A week ago, I hadn’t even heard of it. Now it seems I’m hearing of nothing else. From out of nowhere, Pokemon Go is the most successful mobile app of all time. My younger son started talking about it excitedly last Tuesday and he downloaded it on Thursday, when it was released in the UK. He’s been playing it and talking about it ever since. And I love it!
Because it’s getting him active and enthusiastic.
Yes, there are those who say it’s preferable for kids to go for a walk and look at nature, rather than a phone. And of course that’s great. But how many tweens do you know that choose to go for a walk to look at nature? The fact is, if they weren’t playing Pokemon Go outside, they would be indoors staring at a screen.
I’ll be honest, I was worried about my son over the school holidays. He thrives on school – the academic side, the social side, the sport, the drama, the house rivalry… It’s what makes him tick. It gives him his spark.
Without school, a bit of that spark is dimmed. He doesn’t know what to do with himself. So he retreats to his default position of playing games and watching YouTube videos. Sadly, I can no longer get him to adhere to the screen time rules I set a year and a bit ago. Now, if he’s got no homework, he’ll be looking at a screen.
He does go out with the family, whether that’s for a day trip, a walk or just to the supermarket. But I have to work over the holidays, I can’t constantly be taking him out or dropping him at friends’ houses, some of which are miles away. Apart from his Scout camp and our holiday, I envisaged him spending most of his time looking at his phone and his iPad (yes, he multitasks and uses them both together). I wasn’t happy about that, but I didn’t know what else I could do for him.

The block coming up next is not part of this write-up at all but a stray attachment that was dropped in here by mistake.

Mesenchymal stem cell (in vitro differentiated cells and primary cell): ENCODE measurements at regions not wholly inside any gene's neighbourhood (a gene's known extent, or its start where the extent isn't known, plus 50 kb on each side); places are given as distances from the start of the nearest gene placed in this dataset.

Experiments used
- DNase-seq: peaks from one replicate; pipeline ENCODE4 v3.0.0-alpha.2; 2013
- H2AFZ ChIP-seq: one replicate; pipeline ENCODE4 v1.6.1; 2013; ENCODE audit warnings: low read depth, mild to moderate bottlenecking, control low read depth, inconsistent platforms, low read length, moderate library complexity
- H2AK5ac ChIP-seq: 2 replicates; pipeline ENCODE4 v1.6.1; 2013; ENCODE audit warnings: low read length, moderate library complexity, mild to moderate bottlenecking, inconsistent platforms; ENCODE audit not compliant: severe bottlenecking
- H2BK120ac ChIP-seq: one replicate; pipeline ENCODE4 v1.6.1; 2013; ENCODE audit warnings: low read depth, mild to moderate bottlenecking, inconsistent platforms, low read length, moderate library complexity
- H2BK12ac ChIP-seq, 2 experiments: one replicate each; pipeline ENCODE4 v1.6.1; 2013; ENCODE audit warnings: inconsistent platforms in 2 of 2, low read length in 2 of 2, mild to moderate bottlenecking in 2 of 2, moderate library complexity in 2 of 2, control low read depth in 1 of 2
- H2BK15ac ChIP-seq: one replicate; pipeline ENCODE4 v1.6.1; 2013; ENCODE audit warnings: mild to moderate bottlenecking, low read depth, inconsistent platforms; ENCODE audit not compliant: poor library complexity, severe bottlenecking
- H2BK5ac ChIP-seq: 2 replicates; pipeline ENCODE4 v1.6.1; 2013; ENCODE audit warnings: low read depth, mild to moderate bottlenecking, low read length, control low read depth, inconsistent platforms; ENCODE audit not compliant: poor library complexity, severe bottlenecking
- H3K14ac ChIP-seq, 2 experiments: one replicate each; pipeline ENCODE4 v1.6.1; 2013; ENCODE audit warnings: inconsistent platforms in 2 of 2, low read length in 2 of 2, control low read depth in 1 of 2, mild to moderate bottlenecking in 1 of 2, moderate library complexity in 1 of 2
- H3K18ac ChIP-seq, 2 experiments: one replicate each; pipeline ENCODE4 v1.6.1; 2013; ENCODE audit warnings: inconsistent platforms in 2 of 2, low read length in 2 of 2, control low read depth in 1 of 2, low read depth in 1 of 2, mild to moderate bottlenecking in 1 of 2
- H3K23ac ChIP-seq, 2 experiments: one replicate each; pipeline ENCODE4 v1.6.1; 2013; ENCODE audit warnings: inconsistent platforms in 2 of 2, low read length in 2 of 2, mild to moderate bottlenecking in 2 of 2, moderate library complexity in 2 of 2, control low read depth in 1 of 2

And then Pokemon Go came along. The timing couldn’t have been better.
He’s out hunting for Pokemon and, when he’s not looking for them, he’s walking to get his distances up so his eggs hatch! There are 2k, 5k and 10k eggs to hatch. Our village has two Pokestops and a Gym, so there’s lots going on (if you don’t know what they are, ask a 12 year old!).
We’ve talked to him about safety. He knows not to look at his phone as he’s crossing the road. He knows not to go to the churchyard or the local park in the evening or on his own. Because you can be sure that if he knows there’s a Gym in the churchyard, the paedophiles do too. When he suddenly realised there was a lot of activity going on at 9.45pm on Saturday evening, my husband was happy to take him out in the car to collect whatever it was he needed to collect.
And it’s not just about my son. I love looking out of the window and seeing all these people walking around who would never normally walk – not just groups of teens and tweens, but small children with their parents, groups of young men or couples in their 20s. They’re all happy, they’re breathing fresh air, they’re feeling the warmth of the sun and they’re getting exercise.
And I’m definitely not going to knock that.